Why British bespoke is beating out French couture

Lisa Armstrong with British fashion designer Emilia Wickstead
Lisa Armstrong with British fashion designer Emilia Wickstead - Sophia Spring

For years, thanks to my job, I’ve been fortunate enough to attend the couture shows in Paris, where I’ve seen some of the most beautiful, intricately crafted clothes on earth (and OK, some of the most hideous, because when the sky’s the limit, anything can happen).

Often I’ve gone to the ateliers afterwards to see the work up close and in person. You learn a lot about love, dedication and passion in the workrooms at Chanel, Dior, Dolce & Gabbana and Valentino. I’ve marvelled at the perfection of a day jacket that is as immaculately finished on the inside as it is on the out, been dazzled by evening-wear embroideries and appliqués that can take days, even weeks, to complete by hand.

But never once have I coveted anything for myself. These couture collections are so out of reach – hundreds of thousands of euros for some of the more elaborate pieces – they might as well be exhibits in a museum. Where would you wear most of them? You can admire but not necessarily relate. It doesn’t spoil the pleasure. It’s like visiting Castle Howard and being blown away by Vanbrugh’s virtuosity while at the same time pitying the current residents the upkeep and the draughts.

If anything, not having skin in the couture game makes watching those shows a far more contemplative exercise than browsing the Zara website. You can glean so much about the art of making any garment, it’s actually quite helpful when it comes to benchmarking the clothes in Me+Em and Sézane, or on pre-worn designer resale sites. It’s also the absolute antithesis of fast, throwaway fashion.

Inside British designer Emilia Wickstead's flagship store on Knightsbridge's Sloane Street
Inside designer Emilia Wickstead's flagship store on Knightsbridge's Sloane Street - Sophia Spring

British bespoke, outside the men’s havens on Savile Row, has always been a teeny cottage industry in comparison with France. Even in its 1930s heyday, the super rich would nip over to Paris for their Chanel couture rather than shop in London.

The 1980s saw a dainty uptick. By the time I started working in fashion, in 1990, a handful of British couturiers were staging shows in London – Anoushka Hempel, Bellville Sassoon, Hardy Amies, Catherine Walker, Bruce Oldfield… and then it sputtered out, almost without anyone noticing. The small, classic labels such as Anna Valentine and Fiona Clare – favourites of Queen Camilla – provide elegant made-to-measure, but until recently British fashion names focused almost entirely on ready-to-wear collections that they showed twice a year on the catwalk. Even in Paris only a few big labels, propped up by a pyramid of fragrance, sunglasses and accessories sales, could afford to support the couture side of their companies with full-blown shows.

But now there are delicate, tender buds emerging on the British made-to-measure scene. And they’re much more viable and affordable than the Parisian equivalents.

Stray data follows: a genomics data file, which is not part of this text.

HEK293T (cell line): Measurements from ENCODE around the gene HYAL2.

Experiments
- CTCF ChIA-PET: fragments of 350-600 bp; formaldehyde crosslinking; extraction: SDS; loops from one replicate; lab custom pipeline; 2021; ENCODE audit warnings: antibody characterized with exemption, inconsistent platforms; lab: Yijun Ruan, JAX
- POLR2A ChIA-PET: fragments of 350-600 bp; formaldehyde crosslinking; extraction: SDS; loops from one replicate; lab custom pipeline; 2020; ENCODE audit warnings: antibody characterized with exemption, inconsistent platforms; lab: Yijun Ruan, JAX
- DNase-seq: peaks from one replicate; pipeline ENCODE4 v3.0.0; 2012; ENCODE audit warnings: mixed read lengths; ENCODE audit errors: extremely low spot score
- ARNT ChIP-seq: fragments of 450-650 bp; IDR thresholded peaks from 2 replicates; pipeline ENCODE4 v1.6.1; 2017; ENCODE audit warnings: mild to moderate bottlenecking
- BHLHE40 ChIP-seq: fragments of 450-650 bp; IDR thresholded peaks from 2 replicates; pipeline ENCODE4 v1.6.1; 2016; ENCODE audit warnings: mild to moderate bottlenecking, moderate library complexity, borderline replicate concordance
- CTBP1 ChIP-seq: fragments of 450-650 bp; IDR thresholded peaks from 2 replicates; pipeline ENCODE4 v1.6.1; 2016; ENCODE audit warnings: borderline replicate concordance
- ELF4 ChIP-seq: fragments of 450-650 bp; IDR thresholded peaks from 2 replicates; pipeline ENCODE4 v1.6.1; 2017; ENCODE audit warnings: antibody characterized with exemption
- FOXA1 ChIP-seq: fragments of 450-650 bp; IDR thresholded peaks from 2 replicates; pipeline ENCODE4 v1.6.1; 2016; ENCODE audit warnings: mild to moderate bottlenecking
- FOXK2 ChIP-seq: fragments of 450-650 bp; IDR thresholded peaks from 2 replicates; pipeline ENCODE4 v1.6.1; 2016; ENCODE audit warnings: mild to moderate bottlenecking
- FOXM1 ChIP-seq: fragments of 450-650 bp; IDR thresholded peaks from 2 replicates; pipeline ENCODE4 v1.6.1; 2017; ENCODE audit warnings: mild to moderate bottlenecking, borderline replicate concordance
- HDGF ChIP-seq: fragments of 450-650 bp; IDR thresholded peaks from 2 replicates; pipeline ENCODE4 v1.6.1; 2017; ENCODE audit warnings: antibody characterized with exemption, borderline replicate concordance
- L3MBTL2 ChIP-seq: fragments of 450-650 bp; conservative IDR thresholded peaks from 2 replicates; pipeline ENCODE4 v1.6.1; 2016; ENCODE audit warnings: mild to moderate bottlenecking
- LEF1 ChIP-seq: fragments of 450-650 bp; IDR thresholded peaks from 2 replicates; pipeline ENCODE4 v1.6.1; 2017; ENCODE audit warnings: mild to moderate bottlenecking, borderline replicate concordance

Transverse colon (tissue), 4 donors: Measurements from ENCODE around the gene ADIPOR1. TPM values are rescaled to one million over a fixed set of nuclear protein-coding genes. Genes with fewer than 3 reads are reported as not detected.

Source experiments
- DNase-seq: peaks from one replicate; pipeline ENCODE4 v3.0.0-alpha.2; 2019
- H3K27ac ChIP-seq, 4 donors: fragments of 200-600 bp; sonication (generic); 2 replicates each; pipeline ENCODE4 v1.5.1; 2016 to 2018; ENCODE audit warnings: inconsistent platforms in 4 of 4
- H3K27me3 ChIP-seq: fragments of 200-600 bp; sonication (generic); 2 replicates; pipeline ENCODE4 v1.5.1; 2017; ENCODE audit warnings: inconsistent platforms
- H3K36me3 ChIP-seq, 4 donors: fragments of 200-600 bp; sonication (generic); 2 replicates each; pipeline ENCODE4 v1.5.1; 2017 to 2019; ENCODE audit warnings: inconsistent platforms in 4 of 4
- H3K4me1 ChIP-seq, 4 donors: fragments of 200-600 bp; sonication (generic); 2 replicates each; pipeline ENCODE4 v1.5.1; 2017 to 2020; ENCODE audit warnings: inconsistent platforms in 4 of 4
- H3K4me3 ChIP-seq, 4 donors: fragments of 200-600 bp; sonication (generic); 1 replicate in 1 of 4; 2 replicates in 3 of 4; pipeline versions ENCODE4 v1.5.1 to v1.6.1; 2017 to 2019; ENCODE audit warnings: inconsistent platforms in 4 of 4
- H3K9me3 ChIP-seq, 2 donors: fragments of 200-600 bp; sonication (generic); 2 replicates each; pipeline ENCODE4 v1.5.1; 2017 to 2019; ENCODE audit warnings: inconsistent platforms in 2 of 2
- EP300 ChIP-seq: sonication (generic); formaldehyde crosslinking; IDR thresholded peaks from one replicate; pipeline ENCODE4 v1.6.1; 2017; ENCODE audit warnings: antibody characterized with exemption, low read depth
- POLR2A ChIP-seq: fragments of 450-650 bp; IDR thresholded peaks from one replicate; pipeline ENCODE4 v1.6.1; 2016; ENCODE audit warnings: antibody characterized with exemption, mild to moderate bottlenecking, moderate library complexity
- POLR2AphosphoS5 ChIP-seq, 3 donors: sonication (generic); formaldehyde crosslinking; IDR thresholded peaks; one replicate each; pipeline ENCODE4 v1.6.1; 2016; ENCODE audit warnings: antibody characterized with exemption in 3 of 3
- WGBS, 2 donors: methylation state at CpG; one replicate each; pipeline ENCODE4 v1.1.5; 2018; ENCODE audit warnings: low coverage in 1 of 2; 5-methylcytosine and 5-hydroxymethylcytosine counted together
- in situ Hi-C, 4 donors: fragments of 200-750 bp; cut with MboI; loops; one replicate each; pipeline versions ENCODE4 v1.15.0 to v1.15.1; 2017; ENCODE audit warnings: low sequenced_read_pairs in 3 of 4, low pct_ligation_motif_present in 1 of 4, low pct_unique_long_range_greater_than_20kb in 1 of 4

One Monday morning back in March, I found myself in Emilia Wickstead’s glamorous marble-floored two-storey flagship on Knightsbridge’s Sloane Street, switching my gaze between her iPad, which has thumbnail pictures of dozens of her designs from previous shows, and various swatches. The idea is that you can choose any look from her archives and, together with Wickstead, create a demi-customised version for yourself. Say you want the geometric printed cape dress from spring 2016, but in plain green – provided they have the right green fabric, your wish is her command.

It took Wickstead's team around 45 days to make Armstrong's skirt suit
It took Wickstead's team around 45 days to make Armstrong's skirt suit - Sophia Spring

Her team advise which weight materials work with which styles. Then they’ll check to see what they have in stock, because as well as being a luxury service, it’s also a sustainable one that allows them to find a new purpose for exquisite fabrics left over from previous collections, which might otherwise sit in storage never seeing the light of day. It’s a clever win-win that enables Wickstead to use the existing inventory, and offers clients an almost bespoke experience at a fraction of the cost of couture.

I’ve always loved Wickstead’s classic, structured clothes. She designed one of my all-time favourite Princess of Wales outfits – the lemon yellow twist-front dress that she wore to St Paul’s Cathedral during the celebrations for Queen Elizabeth II’s Platinum Jubilee, in 2022.

The Princess of Wales wore a yellow Emilia Wickstead dress for the late Queen Elizabeth II's Platinum Jubilee
The Princess of Wales wore a yellow Emilia Wickstead dress for the late Queen Elizabeth II's Platinum Jubilee - Getty

Until now, I’ve had only a couple of her designs – a blue twill cropped jacket that I’ve worn two summers on the trot, and